Jennifer, a recently retired executive, is a chronic under-spender. She’s been saving diligently for decades and now that she’s financially independent, she’s only skimming the surface of her nest egg. Two years later, she told me why.
From Saver to Spender
For decades, Jennifer invested a portion of every paycheck. During this phase of her life, she didn’t worry about large unexpected expenses or spending too much. She also didn’t stress much about occasional short-term portfolio losses from market volatility. She knew she had a long period of saving and growing her money ahead, and that her future paychecks were a guaranteed way to increase her nest egg balance.
Suddenly, the switch flipped. Some advisor (me) walked her through a system to sustainably spend down the wealth she spent decades building up. For most who outright retire, it’s the moment where their net worth level peaks, and this can be… well, a bit scary. While she may have trusted me, my advice on how much she could spend over her lifetime was linked to expectations about how capital markets will perform over a long period of time – a period where she would no longer be adding a dime.
Suddenly, she was paying attention to how market volatility affected her nest egg. The idea of taking money out every month, regardless of what markets were doing, made her anxious. Meanwhile, she was digesting headlines about how the stock market had reached new highs and, like many people, wondered if a market correction must be around the corner? She needed more than advice – she needed some basic education.
Back to the Initial Plan
For me, when I hear about a plane crash or shark attack, statistics calm me – you know, the ones where the odds of dying while walking down the street are 10,000 times more likely than dying in a plane crash (don’t judge me). As it turned out, statistics and probabilities relaxed Jennifer, too.
We’d discussed the basic ideas why an investor in her situation should generally feel confident spending 4-5% of their nest egg without worrying about running out of money, but she needed to understand the how and why. How bad of a market correction would need to happen before she would have to consider spending reductions? Was there any worst-case scenario that could cause her to outlive her portfolio? For many clients, I revisit these concerns with them several times, often annually, for it to stick.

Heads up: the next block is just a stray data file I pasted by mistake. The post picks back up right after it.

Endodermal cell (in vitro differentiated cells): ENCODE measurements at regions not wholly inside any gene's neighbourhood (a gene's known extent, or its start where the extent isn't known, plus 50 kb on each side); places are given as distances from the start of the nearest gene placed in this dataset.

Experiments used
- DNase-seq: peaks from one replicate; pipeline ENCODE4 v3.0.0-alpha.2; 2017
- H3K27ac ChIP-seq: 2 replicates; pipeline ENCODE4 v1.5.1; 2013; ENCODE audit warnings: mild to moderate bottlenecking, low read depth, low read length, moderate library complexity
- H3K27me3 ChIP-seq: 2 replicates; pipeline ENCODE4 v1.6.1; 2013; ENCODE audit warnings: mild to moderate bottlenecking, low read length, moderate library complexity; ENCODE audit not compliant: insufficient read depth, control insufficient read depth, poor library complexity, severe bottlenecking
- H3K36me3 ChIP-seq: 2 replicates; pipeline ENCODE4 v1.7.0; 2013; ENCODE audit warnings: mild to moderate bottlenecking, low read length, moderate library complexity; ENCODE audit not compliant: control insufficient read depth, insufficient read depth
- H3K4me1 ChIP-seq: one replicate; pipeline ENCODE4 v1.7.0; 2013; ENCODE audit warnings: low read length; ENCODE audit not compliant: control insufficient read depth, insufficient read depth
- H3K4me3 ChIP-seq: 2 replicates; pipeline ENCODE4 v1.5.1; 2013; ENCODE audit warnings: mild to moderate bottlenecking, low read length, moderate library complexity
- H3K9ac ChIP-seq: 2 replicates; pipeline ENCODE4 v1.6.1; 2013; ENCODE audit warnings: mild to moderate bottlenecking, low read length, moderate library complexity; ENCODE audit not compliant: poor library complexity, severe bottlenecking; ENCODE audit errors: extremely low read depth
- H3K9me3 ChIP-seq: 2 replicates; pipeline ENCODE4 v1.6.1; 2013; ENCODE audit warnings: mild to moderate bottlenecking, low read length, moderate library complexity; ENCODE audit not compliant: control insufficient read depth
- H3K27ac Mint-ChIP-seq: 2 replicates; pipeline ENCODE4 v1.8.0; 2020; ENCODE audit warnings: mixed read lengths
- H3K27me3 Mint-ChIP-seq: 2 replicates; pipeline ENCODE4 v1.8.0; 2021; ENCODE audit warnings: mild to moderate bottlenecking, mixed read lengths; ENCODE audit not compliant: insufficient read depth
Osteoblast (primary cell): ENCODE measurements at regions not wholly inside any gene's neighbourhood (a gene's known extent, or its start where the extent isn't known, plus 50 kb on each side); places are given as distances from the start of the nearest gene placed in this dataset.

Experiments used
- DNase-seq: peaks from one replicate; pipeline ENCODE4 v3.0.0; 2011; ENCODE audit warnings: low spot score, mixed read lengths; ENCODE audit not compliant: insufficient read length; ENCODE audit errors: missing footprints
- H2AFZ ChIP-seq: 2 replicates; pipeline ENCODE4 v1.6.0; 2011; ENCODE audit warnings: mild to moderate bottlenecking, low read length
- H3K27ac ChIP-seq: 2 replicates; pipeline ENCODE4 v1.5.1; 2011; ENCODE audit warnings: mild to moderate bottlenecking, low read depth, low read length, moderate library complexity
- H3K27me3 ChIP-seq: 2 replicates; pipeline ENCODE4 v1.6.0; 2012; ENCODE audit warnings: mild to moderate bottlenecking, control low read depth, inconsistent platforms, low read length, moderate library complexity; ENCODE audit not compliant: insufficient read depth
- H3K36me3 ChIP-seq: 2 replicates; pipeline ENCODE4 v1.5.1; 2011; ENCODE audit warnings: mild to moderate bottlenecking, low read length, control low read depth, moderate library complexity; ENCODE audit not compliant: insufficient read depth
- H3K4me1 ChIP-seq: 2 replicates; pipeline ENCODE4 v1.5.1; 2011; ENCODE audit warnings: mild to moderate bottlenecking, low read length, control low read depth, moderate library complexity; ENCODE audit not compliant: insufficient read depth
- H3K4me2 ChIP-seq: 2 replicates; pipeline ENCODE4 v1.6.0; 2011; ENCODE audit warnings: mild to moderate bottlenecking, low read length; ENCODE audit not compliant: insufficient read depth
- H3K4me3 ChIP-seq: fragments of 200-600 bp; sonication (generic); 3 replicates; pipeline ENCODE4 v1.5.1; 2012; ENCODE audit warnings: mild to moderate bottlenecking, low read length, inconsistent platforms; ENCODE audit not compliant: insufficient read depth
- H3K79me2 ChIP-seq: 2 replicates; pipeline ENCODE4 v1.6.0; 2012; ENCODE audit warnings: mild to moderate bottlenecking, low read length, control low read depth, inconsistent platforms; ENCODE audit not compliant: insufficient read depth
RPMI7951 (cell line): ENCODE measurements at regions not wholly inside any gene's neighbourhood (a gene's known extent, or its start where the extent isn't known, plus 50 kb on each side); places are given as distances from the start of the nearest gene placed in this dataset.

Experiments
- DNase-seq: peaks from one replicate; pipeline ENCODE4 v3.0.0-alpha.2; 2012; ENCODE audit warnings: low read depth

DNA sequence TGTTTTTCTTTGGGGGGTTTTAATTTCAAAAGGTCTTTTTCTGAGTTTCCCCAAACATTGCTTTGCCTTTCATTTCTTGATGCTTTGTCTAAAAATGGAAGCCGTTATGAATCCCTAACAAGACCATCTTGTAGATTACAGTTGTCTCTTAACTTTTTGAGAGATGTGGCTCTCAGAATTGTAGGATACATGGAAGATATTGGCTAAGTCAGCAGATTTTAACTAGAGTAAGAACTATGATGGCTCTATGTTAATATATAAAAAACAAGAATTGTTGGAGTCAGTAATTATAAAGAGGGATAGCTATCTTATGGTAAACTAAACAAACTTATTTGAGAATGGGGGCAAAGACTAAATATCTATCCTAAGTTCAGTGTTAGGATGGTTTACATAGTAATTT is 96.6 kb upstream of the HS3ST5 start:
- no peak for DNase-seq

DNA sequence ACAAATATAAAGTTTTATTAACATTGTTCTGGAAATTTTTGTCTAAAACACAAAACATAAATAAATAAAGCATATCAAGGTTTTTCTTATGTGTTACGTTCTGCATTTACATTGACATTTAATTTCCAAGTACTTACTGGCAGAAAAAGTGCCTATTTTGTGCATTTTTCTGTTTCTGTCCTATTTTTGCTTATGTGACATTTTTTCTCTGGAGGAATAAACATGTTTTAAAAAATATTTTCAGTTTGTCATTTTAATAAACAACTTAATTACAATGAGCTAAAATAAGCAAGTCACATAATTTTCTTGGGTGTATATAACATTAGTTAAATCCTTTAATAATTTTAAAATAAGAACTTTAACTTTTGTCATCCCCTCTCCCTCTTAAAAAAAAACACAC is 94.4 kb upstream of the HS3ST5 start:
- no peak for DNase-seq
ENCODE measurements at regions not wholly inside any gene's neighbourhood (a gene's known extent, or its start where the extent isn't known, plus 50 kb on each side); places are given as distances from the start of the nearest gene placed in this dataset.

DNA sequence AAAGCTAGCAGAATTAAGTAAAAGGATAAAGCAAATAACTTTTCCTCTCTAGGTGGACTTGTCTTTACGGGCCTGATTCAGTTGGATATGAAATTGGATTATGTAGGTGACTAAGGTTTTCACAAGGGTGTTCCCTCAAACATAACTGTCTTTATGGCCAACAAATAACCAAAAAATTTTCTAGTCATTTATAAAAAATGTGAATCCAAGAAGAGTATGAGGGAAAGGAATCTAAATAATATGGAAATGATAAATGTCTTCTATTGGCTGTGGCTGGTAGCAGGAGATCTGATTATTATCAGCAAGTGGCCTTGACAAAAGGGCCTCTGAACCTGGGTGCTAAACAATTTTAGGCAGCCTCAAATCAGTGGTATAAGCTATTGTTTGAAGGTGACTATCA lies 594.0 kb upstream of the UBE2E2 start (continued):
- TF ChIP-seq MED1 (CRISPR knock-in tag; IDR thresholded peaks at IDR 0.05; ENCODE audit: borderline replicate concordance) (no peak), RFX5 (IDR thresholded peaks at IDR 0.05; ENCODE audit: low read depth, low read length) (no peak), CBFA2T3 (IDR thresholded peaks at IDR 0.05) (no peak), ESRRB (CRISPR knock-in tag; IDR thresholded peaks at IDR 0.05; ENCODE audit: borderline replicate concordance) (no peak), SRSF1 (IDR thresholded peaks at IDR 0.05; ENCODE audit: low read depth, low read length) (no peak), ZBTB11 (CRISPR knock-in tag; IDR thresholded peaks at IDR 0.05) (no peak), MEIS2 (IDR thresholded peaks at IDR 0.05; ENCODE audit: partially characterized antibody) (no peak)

For Jennifer, we went back to her initial plan to highlight several key assumptions we made. Her plan assumes she’ll live longer than she thinks she will. We reviewed a stress test showing how she’d fare if a drastic economic situation occurred between now and death. We didn’t pull any equity from her home or cabin to help maintain her lifestyle, but agreed some of those assets could be used if she had unusually high long-term care costs. She is, in this advisor’s view, protected from just about any worst-case scenario a reasonable person could imagine.
Jennifer wanted a refresher course, but she mainly just needed time to adjust to a new normal where her portfolio and advisor replaced her employer of three decades. I’m optimistic that when we talk again, she might let me nudge her into spending a bit more each year. If not, I’ll just show her how much wealth will go to her son when she dies. She adores him but doesn’t want to spoil him. If that figure crosses the “too much” threshold, she might get motivated.